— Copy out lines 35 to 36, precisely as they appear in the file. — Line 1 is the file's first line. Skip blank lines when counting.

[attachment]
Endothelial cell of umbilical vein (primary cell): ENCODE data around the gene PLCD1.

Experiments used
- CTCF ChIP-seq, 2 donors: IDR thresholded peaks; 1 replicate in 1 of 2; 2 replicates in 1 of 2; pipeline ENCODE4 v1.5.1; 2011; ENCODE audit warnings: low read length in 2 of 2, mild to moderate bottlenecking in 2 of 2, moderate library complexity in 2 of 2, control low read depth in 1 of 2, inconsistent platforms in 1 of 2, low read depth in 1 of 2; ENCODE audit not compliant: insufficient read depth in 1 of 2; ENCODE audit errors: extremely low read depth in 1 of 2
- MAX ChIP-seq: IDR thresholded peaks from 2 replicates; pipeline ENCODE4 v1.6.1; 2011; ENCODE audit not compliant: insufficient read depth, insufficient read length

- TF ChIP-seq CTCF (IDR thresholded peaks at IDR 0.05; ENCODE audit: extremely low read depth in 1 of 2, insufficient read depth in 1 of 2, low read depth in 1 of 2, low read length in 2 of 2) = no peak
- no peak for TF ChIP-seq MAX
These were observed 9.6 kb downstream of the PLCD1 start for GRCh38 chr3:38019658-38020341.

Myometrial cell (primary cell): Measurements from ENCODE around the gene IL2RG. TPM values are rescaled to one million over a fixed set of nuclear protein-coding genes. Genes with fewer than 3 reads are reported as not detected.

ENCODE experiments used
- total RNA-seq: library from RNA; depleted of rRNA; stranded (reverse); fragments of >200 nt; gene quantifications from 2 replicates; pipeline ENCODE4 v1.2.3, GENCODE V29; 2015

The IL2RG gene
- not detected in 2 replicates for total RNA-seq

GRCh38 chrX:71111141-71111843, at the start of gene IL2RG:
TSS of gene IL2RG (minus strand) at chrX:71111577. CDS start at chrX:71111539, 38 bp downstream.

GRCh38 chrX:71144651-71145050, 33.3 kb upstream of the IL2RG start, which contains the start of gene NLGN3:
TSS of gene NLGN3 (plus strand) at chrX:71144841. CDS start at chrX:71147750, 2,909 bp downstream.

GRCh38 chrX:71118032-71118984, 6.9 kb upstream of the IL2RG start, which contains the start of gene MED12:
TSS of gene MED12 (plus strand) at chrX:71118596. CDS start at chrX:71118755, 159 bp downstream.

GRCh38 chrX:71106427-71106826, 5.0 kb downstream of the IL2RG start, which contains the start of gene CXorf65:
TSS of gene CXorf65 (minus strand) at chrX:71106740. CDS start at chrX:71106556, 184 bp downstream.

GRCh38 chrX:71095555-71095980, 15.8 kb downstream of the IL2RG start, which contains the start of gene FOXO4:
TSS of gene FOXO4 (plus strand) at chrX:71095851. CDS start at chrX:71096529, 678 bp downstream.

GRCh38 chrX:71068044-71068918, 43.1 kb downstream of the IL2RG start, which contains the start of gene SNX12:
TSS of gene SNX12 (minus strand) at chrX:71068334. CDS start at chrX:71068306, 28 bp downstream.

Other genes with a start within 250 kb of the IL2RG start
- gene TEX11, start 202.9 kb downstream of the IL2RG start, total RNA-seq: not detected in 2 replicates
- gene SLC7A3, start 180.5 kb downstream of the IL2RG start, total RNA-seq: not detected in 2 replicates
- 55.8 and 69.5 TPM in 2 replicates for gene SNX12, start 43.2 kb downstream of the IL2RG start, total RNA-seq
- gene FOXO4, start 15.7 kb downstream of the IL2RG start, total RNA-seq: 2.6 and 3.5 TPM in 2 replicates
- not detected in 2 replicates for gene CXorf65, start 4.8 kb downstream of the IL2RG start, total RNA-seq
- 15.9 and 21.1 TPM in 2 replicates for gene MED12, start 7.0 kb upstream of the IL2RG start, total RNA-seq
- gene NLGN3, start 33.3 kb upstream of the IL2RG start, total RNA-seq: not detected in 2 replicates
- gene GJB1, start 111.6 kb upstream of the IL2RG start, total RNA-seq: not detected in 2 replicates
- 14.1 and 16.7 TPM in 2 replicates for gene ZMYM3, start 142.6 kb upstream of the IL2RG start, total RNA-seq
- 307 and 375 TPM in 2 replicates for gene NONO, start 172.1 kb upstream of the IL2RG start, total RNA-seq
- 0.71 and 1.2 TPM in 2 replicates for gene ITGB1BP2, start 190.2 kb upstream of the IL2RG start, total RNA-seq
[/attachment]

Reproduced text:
- 307 and 375 TPM in 2 replicates for gene NONO, start 172.1 kb upstream of the IL2RG start, total RNA-seq
- 0.71 and 1.2 TPM in 2 replicates for gene ITGB1BP2, start 190.2 kb upstream of the IL2RG start, total RNA-seq